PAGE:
Financial forecasting is a process used by small businesses to project their future financial performance by evaluating historical data.

One of the key financial statements for small business accounting is a balance sheet, sometimes known as the statement of financial position. Businesses need a balance sheet forecast because it shows them what assets and liabilities they should expect to have at a given future date. Let’s go further and understand the meaning of Balance Sheet, Balance Sheet Forecast, Income Statement and Income Statement Forecast.

What is a Balance Sheet?

An estimate of the assets, liabilities, and equity at a future date is called a balance sheet forecast. It is used to estimate the future assets and liabilities a business expects.

Given that the balance sheet depicts a company’s financial situation at a specific moment, it makes sense that the balance sheet forecast is an effort to project a company’s financial situation under specific future conditions. 

A three-statement financial model’s forecasted statements are its outputs, and the assumptions that inform the model’s modifications are its inputs. It is crucial to remember that adjustments to the income statement affect the balance sheet. Below is the three-statement financial model:

  • Income Statement
  • Balance Sheet
  • Cash Flow

How to forecast a balance sheet?

Small businesses can use balance sheet forecasting to see what they will likely own and owe at a future date. This information can be useful for making important business decisions and planning future purchases.

Leaders use financial forecasts as a road map to help them negotiate the uncertainty of their specific environments. The strategies implemented to react to anticipated market conditions and business drivers are developed using these forecasts. 

An essential accounting tool for estimating how line items from the income statement and anticipated cash flow will affect the company’s future financial position is the balance sheet forecast.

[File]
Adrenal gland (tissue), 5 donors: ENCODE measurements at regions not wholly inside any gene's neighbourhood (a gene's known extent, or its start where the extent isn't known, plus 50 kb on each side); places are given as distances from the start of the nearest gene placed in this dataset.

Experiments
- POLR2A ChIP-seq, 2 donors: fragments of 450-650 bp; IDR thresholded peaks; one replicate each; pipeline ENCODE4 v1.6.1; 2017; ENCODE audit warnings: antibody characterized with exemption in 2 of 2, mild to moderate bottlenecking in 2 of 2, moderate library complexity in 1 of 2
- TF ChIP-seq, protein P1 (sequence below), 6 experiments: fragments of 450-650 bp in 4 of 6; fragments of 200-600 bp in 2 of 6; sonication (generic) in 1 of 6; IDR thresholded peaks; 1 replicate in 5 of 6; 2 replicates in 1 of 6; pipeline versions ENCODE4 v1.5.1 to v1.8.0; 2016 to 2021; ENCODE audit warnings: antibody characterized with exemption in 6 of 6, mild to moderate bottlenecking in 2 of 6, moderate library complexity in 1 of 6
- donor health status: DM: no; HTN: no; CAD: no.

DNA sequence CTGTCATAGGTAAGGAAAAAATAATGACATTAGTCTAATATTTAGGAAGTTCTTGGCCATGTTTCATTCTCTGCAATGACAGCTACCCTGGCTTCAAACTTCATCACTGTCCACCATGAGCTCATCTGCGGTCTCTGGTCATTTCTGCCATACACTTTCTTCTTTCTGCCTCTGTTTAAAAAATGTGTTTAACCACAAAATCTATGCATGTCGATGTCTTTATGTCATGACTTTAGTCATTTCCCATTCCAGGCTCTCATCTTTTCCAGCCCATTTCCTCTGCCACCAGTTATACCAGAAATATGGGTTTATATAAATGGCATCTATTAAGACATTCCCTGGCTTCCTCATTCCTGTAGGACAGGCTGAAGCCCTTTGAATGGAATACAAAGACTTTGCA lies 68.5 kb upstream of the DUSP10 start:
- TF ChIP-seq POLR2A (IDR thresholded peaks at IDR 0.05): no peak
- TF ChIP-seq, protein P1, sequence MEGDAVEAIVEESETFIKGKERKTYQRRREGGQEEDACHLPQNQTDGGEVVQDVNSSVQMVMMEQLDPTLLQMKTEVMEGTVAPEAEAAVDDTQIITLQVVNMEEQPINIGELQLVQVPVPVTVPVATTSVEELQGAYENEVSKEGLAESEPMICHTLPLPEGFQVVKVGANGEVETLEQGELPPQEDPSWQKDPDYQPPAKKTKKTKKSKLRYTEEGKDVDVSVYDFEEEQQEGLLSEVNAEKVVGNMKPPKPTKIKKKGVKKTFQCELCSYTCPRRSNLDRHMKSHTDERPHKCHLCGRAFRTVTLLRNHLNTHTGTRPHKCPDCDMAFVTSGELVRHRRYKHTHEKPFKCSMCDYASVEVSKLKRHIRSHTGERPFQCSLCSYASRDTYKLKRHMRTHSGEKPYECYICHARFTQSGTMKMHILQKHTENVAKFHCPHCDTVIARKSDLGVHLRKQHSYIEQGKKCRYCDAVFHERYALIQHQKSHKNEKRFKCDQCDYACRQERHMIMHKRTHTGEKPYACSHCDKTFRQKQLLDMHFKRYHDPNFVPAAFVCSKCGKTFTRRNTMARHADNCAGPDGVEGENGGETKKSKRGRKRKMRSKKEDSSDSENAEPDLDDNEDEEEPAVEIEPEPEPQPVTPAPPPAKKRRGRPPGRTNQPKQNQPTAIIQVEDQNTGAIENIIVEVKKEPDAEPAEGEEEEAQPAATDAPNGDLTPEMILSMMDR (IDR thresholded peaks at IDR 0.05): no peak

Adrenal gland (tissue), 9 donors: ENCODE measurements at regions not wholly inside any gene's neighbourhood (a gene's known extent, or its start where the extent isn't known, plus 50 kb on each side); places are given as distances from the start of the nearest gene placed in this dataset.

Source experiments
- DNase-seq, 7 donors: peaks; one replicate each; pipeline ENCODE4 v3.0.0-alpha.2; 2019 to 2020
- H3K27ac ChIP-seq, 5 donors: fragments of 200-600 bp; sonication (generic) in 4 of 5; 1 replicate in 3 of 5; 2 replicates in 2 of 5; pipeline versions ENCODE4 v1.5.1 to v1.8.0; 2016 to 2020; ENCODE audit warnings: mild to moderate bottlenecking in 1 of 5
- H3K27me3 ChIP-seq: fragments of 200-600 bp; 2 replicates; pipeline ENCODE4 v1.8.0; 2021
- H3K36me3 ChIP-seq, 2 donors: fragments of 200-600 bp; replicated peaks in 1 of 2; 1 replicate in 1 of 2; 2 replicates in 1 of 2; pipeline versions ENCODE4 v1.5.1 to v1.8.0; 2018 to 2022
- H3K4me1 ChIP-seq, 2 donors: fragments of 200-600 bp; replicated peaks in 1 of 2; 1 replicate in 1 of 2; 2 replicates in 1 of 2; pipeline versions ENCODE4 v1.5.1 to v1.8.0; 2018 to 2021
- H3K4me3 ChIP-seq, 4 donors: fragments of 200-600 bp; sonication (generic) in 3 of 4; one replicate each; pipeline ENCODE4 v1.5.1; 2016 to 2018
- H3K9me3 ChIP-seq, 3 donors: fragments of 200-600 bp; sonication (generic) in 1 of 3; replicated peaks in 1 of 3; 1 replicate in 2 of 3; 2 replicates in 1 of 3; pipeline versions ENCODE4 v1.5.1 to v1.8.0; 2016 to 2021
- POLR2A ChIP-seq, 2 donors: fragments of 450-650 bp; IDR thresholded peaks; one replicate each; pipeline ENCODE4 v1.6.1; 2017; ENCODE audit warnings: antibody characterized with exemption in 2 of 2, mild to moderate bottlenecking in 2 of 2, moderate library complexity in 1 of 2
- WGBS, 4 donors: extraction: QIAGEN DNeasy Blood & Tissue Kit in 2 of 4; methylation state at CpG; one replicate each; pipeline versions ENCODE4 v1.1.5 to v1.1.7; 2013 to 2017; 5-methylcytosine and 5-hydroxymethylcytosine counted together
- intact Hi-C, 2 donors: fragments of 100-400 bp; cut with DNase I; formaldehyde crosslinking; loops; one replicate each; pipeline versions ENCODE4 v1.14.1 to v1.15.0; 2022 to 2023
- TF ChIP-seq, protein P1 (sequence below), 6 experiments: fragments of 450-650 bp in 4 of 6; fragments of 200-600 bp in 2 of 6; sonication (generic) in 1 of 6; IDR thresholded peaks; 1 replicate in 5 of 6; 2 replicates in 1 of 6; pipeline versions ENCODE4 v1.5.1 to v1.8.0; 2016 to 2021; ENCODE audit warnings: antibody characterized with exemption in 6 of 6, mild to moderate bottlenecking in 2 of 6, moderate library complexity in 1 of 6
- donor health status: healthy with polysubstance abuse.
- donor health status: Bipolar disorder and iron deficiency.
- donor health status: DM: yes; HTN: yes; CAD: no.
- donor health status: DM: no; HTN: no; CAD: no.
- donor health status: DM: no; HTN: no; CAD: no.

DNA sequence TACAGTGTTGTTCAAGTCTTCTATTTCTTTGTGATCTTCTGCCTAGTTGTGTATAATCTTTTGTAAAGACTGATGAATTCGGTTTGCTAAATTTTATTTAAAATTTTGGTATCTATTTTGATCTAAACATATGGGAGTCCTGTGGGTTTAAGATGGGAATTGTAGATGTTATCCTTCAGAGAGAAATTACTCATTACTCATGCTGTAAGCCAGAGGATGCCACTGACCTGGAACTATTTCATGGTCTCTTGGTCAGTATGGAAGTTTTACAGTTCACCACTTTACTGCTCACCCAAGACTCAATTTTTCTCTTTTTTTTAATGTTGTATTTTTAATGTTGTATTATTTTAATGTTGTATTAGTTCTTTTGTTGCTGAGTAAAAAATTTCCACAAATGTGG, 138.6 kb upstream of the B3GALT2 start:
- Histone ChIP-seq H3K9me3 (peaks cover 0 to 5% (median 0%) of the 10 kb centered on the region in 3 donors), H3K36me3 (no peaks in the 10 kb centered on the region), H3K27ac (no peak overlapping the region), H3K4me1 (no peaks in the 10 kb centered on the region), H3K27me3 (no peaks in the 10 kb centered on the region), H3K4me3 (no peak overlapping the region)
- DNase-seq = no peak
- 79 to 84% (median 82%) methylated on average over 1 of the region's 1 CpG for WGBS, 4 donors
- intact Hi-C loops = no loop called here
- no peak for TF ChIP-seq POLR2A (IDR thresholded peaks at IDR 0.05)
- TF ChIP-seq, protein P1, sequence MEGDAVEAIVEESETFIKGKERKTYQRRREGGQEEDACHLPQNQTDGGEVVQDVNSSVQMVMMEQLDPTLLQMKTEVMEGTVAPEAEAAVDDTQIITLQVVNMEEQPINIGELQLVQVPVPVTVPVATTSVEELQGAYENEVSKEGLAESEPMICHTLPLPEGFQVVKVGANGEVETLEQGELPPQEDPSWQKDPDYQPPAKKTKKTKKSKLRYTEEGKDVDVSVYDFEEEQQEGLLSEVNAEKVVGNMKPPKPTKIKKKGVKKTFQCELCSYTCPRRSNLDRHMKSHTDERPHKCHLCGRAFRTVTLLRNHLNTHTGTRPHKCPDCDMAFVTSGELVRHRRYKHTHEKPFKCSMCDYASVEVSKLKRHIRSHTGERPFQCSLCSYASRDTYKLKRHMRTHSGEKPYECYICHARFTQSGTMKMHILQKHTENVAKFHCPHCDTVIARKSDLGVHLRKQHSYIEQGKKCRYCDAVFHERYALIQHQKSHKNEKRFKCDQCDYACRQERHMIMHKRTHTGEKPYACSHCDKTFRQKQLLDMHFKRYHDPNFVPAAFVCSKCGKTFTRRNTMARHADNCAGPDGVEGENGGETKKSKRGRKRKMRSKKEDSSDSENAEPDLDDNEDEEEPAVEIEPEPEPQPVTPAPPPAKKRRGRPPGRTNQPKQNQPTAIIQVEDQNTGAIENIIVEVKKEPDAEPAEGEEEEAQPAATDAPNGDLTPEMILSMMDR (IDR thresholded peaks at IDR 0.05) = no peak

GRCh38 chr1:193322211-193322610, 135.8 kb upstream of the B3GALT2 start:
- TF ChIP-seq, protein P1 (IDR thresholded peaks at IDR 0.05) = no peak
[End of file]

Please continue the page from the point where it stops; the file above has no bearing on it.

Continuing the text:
Steps to Forecast Balance Sheet

Businesses use historical data from their financial statements to forecast their future capital, assets, debt, and equity on a balance sheet. Mostly, this process uses the historical data and financial software to forecast the future condition of the balance sheet. Here’s how you can utilize financial data to forecast a balance sheet:

1. Forecasting Net Working Capital

The first step in forecasting a balance sheet is determining how much net working capital your company has. Your entire current asset and liability total is your net working capital. Examine your past asset and liability data to project your net working capital in the future. Using financial data from the previous two years is standard procedure. You can project a realistic net working capital figure for your balance sheet, forecasting profits based on your company’s historical net working capital figures and how they’ve changed over time.

2. Fixed Assets for Projects

Projecting your fixed assets is the next step in predicting a balance sheet. Your company’s fixed assets are long-term, tangible assets that are easy to project.

Depreciation must be considered for an accurate forecast of your future fixed assets. This formula can be used to project your future fixed assets:

Projected Fixed Assets = Last year’s fixed assets + Capital Expenditures – Depreciation.

3. Calculate Financial Debt

Projecting your debt is the next step, a simple procedure. Use the following formula to estimate the amount of debt your company will incur:

Projected Debt = Total Debt at the Start of the Year + Variation in Debt

4. Projected Equity Position